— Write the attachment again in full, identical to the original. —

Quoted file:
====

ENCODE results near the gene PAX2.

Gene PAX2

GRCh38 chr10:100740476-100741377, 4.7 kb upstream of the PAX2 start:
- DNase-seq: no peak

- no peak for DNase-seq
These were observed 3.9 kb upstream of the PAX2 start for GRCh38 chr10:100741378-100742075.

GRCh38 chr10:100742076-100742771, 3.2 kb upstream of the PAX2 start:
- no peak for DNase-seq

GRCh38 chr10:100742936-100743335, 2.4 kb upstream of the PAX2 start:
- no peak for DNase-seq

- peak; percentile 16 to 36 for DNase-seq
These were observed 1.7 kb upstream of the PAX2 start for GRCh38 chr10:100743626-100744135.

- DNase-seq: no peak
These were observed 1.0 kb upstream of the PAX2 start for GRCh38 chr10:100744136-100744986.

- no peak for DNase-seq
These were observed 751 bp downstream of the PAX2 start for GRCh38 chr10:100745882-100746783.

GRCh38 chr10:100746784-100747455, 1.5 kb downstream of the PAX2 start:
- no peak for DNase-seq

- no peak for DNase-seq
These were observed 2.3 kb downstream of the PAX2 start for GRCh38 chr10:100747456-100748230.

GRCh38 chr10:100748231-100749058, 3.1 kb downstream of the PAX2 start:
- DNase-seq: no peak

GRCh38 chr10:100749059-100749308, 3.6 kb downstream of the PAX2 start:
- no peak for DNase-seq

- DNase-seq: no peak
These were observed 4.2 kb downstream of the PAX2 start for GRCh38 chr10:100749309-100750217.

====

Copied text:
ENCODE results near the gene PAX2.

Gene PAX2

GRCh38 chr10:100740476-100741377, 4.7 kb upstream of the PAX2 start:
- DNase-seq: no peak

- no peak for DNase-seq
These were observed 3.9 kb upstream of the PAX2 start for GRCh38 chr10:100741378-100742075.

GRCh38 chr10:100742076-100742771, 3.2 kb upstream of the PAX2 start:
- no peak for DNase-seq

GRCh38 chr10:100742936-100743335, 2.4 kb upstream of the PAX2 start:
- no peak for DNase-seq

- peak; percentile 16 to 36 for DNase-seq
These were observed 1.7 kb upstream of the PAX2 start for GRCh38 chr10:100743626-100744135.

- DNase-seq: no peak
These were observed 1.0 kb upstream of the PAX2 start for GRCh38 chr10:100744136-100744986.

- no peak for DNase-seq
These were observed 751 bp downstream of the PAX2 start for GRCh38 chr10:100745882-100746783.

GRCh38 chr10:100746784-100747455, 1.5 kb downstream of the PAX2 start:
- no peak for DNase-seq

- no peak for DNase-seq
These were observed 2.3 kb downstream of the PAX2 start for GRCh38 chr10:100747456-100748230.

GRCh38 chr10:100748231-100749058, 3.1 kb downstream of the PAX2 start:
- DNase-seq: no peak

GRCh38 chr10:100749059-100749308, 3.6 kb downstream of the PAX2 start:
- no peak for DNase-seq

- DNase-seq: no peak
These were observed 4.2 kb downstream of the PAX2 start for GRCh38 chr10:100749309-100750217.